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why not play 4 spread recievers with one rb...

Discussion in 'PatsFans.com - Patriots Fan Forum' started by see dan drive, Dec 7, 2006.

  1. see dan drive

    see dan drive Rookie

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    can someone explain why we don't play most of the game on offense with 4 recievers and one rb?

    shouldn't we be able to run the ball real well out of that set? (well, with maroney as the tailback at least. you'd certainly want more speed as you spread the field)

    the field would be spread out so much, i don't see how maroney couldn't be successful....he'd be running against 6 (or so) men in the box...

    we should spend 80 percent of our offensive plays in this formation (the receivers can be tight ends sometims, sure) and split the plays evenly between running and passing
     
  2. Willie55

    Willie55 In the Starting Line-Up

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    First off you'd lose one of your best blockers in Daniel Graham.

    You'd lose Ben Watson's catching ability (when he doesn't fumble).

    And you'd have 5 lineman blocking against the 6 men in the box on running plays.
     
  3. D-cleater

    D-cleater Third String But Playing on Special Teams

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    I don't get to watch all the games but that is formation you sometimes see on third down with Faulk or Maroney as the RB. The RB either stays in to block and/or goes out for the short outlet pass. Tough to run from that formation though unless your line is really pushing around the D line.
     
  4. njpatsfan

    njpatsfan Third String But Playing on Special Teams

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  5. unoriginal

    unoriginal In the Starting Line-Up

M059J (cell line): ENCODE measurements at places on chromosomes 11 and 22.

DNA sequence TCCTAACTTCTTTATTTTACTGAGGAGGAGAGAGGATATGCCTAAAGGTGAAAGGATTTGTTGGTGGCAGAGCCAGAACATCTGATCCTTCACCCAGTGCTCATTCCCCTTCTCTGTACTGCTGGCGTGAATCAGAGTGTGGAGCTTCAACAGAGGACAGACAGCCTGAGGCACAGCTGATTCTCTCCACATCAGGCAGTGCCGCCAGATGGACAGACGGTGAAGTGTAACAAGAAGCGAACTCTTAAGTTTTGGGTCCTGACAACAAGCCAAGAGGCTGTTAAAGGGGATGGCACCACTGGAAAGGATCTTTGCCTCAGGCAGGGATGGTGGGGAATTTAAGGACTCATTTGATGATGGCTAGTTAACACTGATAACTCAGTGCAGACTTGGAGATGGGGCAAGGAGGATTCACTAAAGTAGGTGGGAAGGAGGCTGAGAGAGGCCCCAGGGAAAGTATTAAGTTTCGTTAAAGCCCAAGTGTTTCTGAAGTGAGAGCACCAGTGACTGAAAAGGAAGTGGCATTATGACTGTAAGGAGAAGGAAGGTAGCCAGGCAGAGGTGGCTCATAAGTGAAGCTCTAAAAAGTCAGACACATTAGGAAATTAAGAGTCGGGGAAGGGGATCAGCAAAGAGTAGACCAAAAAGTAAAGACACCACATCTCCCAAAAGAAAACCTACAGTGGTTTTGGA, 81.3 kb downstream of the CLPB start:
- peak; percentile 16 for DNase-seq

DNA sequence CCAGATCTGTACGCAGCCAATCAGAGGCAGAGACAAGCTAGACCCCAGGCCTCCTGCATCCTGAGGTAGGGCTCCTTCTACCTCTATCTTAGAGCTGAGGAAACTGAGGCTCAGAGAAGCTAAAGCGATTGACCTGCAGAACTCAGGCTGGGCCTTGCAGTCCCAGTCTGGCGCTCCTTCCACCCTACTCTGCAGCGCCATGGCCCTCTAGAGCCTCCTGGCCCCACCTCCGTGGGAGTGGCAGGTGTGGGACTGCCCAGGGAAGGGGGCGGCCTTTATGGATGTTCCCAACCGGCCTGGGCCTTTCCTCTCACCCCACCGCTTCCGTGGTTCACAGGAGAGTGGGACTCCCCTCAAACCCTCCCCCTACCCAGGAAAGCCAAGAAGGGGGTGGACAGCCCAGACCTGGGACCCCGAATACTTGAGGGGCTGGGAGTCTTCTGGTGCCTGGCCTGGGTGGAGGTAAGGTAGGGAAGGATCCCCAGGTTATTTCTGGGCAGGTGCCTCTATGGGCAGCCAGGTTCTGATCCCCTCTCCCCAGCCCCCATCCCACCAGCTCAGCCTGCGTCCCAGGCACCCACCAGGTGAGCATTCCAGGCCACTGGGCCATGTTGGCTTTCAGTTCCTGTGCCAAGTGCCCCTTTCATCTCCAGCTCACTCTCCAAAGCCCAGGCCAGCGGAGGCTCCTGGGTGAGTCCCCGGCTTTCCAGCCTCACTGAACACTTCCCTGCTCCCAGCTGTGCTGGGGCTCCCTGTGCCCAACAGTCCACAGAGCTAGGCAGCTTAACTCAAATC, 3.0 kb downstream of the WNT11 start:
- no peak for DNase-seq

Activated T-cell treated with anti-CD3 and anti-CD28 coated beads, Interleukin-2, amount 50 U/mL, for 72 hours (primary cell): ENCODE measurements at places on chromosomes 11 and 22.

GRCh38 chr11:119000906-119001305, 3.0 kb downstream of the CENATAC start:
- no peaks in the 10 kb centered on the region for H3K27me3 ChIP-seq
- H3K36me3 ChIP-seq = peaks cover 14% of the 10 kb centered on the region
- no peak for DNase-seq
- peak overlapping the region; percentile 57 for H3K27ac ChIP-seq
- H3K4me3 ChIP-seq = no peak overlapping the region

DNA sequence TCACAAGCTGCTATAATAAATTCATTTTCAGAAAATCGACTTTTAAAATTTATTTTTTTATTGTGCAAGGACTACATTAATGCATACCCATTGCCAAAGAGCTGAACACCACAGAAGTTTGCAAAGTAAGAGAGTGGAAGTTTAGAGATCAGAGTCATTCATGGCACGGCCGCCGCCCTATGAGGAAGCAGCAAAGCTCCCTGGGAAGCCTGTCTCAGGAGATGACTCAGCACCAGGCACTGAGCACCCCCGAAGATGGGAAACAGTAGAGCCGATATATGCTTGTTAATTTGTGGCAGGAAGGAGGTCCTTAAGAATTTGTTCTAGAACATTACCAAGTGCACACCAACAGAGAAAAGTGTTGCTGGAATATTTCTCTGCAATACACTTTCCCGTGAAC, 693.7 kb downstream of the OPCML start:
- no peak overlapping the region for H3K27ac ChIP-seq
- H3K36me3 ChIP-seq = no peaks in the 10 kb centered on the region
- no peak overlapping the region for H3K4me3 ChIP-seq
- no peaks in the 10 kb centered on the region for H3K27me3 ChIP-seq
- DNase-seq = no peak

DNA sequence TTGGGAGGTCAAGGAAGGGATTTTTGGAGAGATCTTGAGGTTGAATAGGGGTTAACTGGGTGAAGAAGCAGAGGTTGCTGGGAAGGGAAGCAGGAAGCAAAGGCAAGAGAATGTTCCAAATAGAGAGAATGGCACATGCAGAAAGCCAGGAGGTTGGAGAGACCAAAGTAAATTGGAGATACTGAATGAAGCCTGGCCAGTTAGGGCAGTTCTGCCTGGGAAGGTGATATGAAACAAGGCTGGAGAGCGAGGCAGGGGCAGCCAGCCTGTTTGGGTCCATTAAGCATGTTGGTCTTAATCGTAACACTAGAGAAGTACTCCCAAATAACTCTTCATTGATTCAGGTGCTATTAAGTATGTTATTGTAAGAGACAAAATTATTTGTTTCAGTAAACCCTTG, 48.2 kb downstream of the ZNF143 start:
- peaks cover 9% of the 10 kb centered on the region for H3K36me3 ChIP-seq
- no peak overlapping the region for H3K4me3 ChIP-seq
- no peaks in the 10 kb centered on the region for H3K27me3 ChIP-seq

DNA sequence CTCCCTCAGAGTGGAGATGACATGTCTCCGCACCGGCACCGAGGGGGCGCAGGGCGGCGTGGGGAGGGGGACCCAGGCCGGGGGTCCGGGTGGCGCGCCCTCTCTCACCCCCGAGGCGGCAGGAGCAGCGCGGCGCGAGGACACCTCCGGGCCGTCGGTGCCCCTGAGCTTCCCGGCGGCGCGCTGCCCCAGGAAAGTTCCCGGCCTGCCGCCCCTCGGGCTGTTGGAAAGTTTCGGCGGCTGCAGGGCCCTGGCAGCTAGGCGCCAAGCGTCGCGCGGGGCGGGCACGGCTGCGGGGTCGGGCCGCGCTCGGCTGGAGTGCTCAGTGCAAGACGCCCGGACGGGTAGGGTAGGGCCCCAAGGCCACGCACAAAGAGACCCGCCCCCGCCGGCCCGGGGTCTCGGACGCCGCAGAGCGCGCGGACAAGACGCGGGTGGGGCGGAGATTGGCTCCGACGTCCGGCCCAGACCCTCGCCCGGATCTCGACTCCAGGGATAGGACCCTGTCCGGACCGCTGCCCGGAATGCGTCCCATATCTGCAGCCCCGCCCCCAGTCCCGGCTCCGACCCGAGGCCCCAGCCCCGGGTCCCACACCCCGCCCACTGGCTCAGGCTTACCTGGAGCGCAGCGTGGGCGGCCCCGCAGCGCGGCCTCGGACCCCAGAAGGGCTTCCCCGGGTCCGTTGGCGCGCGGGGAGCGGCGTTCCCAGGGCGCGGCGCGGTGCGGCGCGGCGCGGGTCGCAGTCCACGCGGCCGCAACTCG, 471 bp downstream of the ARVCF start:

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    Maroney likes to run behind a fullback.

    We've even been running Dillon with a fullback more often as the season has gone along.

    The only time we've seen Pass run is with a fullback.

    Faulk rarely runs the ball.

    And the only time Evans has run the ball has been, you've guessed it, as a fullback.

    When the Pats go four wide with one back the "running" play is a tailback bubble route out into the flat, or (usually) Faulk's infamous five yard middle-of-field option route.
     
  6. DarrylS

    DarrylS PatsFans.com Supporter PatsFans.com Supporter

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    All of those 2 minute drill formations work for a while, but overall if you were to do this all the time the d would adjust and you would leave Brady too vulnerable and prone to getting the crap knocked out of him.
     
  7. gomezcat

    gomezcat It's SIR Moderator to you Staff Member PatsFans.com Supporter

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    I agree with everyone else. Houston Oilers, as they were, ran the system under Jerry Glanville. It has SOME success but does leave you especially vulnerable to the blitz and has no advantage for running the ball.
     

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